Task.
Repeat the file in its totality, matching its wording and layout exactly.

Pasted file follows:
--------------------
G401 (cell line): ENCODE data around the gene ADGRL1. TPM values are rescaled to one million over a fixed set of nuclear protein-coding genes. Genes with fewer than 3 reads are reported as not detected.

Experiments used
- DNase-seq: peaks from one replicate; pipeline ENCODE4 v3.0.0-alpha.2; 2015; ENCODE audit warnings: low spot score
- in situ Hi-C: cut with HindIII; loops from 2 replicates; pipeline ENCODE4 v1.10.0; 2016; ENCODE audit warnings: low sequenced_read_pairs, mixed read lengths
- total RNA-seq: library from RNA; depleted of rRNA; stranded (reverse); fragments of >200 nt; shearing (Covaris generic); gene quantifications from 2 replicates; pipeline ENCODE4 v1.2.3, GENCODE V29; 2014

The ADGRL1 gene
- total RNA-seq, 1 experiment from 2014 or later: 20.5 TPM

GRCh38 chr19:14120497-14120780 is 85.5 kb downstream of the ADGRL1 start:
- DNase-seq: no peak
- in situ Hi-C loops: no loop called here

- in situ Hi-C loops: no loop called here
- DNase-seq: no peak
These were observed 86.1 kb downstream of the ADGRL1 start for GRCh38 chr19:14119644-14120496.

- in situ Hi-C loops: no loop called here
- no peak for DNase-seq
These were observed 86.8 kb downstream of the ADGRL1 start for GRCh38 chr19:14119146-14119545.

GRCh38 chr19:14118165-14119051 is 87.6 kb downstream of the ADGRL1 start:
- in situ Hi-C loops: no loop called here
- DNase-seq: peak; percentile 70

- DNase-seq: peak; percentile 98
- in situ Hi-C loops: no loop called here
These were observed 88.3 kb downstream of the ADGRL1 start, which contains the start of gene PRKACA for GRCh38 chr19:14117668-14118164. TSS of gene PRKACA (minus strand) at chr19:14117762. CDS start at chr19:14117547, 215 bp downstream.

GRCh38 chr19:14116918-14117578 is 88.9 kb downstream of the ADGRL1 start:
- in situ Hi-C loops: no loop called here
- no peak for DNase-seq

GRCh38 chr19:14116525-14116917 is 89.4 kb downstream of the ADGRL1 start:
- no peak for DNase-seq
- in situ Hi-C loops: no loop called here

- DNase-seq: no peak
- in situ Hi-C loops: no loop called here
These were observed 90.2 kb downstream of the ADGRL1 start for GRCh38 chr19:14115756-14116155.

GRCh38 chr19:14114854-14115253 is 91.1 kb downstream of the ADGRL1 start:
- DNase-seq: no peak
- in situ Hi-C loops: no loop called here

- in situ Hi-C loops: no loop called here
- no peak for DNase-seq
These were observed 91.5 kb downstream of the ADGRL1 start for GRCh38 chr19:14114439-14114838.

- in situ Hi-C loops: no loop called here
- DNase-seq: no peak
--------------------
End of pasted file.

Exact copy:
G401 (cell line): ENCODE data around the gene ADGRL1. TPM values are rescaled to one million over a fixed set of nuclear protein-coding genes. Genes with fewer than 3 reads are reported as not detected.

Experiments used
- DNase-seq: peaks from one replicate; pipeline ENCODE4 v3.0.0-alpha.2; 2015; ENCODE audit warnings: low spot score
- in situ Hi-C: cut with HindIII; loops from 2 replicates; pipeline ENCODE4 v1.10.0; 2016; ENCODE audit warnings: low sequenced_read_pairs, mixed read lengths
- total RNA-seq: library from RNA; depleted of rRNA; stranded (reverse); fragments of >200 nt; shearing (Covaris generic); gene quantifications from 2 replicates; pipeline ENCODE4 v1.2.3, GENCODE V29; 2014

The ADGRL1 gene
- total RNA-seq, 1 experiment from 2014 or later: 20.5 TPM

GRCh38 chr19:14120497-14120780 is 85.5 kb downstream of the ADGRL1 start:
- DNase-seq: no peak
- in situ Hi-C loops: no loop called here

- in situ Hi-C loops: no loop called here
- DNase-seq: no peak
These were observed 86.1 kb downstream of the ADGRL1 start for GRCh38 chr19:14119644-14120496.

- in situ Hi-C loops: no loop called here
- no peak for DNase-seq
These were observed 86.8 kb downstream of the ADGRL1 start for GRCh38 chr19:14119146-14119545.

GRCh38 chr19:14118165-14119051 is 87.6 kb downstream of the ADGRL1 start:
- in situ Hi-C loops: no loop called here
- DNase-seq: peak; percentile 70

- DNase-seq: peak; percentile 98
- in situ Hi-C loops: no loop called here
These were observed 88.3 kb downstream of the ADGRL1 start, which contains the start of gene PRKACA for GRCh38 chr19:14117668-14118164. TSS of gene PRKACA (minus strand) at chr19:14117762. CDS start at chr19:14117547, 215 bp downstream.

GRCh38 chr19:14116918-14117578 is 88.9 kb downstream of the ADGRL1 start:
- in situ Hi-C loops: no loop called here
- no peak for DNase-seq

GRCh38 chr19:14116525-14116917 is 89.4 kb downstream of the ADGRL1 start:
- no peak for DNase-seq
- in situ Hi-C loops: no loop called here

- DNase-seq: no peak
- in situ Hi-C loops: no loop called here
These were observed 90.2 kb downstream of the ADGRL1 start for GRCh38 chr19:14115756-14116155.

GRCh38 chr19:14114854-14115253 is 91.1 kb downstream of the ADGRL1 start:
- DNase-seq: no peak
- in situ Hi-C loops: no loop called here

- in situ Hi-C loops: no loop called here
- no peak for DNase-seq
These were observed 91.5 kb downstream of the ADGRL1 start for GRCh38 chr19:14114439-14114838.

- in situ Hi-C loops: no loop called here
- DNase-seq: no peak